Far be it from me to divide humankind in two, but were I so inclined, I’d divide it into those who love reason and those who are indifferent if not outright hostile to it. Members of the first group adore the reasoning process and their own reasoning faculties. The others find the process burdensome and discomforting, something that threatens long-held beliefs and intuitions. When I say the members of the first group adore their own reasoning faculties, I do not mean that they are arrogantly confident in their intelligence or immunity from error. Quite the contrary: a Spinozist love of reason contains within it humility, doubt, an awareness of one’s limits and fallibility, and a recognition of the inherently social nature of reason (and language) and the growth of knowledge.Read TGIF at The Libertarian Institute.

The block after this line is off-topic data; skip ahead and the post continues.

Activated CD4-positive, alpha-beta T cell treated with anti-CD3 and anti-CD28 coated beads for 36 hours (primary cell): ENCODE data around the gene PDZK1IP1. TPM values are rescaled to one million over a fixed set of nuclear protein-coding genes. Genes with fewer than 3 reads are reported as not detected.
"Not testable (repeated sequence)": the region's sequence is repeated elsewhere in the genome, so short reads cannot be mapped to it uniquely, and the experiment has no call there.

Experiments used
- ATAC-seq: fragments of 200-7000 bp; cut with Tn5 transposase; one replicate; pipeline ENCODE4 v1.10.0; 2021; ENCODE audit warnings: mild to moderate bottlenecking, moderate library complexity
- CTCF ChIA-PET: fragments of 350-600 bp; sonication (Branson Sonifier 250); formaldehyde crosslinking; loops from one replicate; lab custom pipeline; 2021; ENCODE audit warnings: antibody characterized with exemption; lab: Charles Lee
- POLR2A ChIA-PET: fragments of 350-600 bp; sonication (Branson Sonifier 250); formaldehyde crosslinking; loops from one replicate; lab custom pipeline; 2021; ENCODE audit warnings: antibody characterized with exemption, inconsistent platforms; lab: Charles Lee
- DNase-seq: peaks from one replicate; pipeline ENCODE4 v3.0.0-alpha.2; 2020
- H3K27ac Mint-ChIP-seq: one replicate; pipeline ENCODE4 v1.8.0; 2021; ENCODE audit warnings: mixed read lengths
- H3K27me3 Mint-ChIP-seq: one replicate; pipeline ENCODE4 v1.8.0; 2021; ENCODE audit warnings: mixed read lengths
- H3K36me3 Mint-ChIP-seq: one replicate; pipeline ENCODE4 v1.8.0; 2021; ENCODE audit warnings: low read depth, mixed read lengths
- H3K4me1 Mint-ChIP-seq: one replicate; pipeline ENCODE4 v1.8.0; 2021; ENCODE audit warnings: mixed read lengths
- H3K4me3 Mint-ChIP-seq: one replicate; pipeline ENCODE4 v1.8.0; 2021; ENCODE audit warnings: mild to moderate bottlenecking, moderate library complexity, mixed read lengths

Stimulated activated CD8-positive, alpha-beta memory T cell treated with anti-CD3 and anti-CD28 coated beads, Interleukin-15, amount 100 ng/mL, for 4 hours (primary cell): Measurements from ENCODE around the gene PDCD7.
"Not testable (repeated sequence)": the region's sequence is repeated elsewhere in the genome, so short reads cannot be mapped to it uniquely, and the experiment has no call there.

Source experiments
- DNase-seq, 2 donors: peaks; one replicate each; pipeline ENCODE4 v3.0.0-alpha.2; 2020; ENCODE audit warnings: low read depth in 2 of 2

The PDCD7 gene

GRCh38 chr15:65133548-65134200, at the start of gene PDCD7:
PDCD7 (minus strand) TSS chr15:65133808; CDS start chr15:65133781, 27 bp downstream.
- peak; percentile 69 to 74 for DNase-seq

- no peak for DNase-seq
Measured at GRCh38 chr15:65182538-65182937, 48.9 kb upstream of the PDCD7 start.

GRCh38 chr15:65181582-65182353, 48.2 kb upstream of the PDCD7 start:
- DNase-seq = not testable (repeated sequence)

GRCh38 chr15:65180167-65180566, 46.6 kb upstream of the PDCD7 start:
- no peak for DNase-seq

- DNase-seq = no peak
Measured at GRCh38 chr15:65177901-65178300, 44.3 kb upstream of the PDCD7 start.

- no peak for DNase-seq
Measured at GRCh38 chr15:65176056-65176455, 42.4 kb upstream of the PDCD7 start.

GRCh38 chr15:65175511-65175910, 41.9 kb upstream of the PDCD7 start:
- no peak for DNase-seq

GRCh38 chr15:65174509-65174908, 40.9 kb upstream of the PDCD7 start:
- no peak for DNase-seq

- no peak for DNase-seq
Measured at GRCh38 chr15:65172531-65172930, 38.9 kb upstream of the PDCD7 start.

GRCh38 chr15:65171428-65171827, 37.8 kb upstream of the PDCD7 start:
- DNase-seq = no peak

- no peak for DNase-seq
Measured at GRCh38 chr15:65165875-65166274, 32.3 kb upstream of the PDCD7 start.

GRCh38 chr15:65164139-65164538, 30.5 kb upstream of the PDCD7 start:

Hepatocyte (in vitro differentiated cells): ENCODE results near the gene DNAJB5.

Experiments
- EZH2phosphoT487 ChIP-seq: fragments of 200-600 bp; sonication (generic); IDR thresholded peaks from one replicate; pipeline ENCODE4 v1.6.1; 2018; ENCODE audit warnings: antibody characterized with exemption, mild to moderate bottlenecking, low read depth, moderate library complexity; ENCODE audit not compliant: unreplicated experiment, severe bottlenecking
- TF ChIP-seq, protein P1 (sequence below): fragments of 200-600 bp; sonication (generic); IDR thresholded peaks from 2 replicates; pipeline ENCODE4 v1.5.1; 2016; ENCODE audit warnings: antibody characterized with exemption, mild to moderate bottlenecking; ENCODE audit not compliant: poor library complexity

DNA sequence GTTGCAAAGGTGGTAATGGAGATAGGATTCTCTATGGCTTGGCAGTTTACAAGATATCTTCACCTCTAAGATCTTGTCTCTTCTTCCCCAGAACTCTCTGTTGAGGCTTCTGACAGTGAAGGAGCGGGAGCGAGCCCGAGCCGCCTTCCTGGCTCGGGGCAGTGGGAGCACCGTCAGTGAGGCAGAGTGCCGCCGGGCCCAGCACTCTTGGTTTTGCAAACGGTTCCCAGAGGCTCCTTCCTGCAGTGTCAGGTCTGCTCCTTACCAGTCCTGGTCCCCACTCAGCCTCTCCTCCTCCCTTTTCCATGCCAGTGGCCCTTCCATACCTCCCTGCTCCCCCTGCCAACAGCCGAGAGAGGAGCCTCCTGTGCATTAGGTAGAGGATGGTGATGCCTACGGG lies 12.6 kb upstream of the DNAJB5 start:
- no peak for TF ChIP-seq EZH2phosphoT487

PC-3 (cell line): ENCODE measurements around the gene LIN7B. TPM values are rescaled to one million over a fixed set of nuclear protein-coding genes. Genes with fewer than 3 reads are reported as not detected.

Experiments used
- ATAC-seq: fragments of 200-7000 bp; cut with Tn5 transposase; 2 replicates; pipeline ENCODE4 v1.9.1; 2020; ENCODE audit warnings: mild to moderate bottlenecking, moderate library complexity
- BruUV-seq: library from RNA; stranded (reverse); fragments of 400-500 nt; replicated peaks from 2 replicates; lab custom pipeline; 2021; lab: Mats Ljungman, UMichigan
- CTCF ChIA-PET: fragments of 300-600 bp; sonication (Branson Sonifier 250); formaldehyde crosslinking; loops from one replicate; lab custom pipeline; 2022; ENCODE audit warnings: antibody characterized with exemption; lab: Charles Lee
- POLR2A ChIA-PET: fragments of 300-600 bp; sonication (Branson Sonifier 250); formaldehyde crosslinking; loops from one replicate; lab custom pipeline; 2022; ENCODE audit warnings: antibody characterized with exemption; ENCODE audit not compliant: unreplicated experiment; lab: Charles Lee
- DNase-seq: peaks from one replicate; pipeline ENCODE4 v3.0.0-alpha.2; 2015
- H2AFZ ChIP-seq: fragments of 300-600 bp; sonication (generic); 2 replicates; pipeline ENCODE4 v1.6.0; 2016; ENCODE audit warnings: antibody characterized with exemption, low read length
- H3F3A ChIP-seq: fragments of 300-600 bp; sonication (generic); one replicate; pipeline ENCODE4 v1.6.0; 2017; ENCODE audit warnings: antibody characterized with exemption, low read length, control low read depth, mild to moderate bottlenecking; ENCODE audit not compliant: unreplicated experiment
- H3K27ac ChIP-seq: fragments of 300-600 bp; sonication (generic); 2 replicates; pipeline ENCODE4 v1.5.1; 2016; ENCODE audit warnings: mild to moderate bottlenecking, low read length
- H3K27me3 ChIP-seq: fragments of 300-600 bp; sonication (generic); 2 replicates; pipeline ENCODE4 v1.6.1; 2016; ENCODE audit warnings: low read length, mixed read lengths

Friday, August 17, 2018
TGIF (The Goal Is Freedom) appears on Fridays. Sheldon Richman, author of America's Counter-Revolution: The Constitution Revisited, keeps the blog Free Association and is executive editor of The Libertarian Institute. He is also a senior fellow and chair of the trustees of the Center for a Stateless Society and a contributing editor at Antiwar.com.
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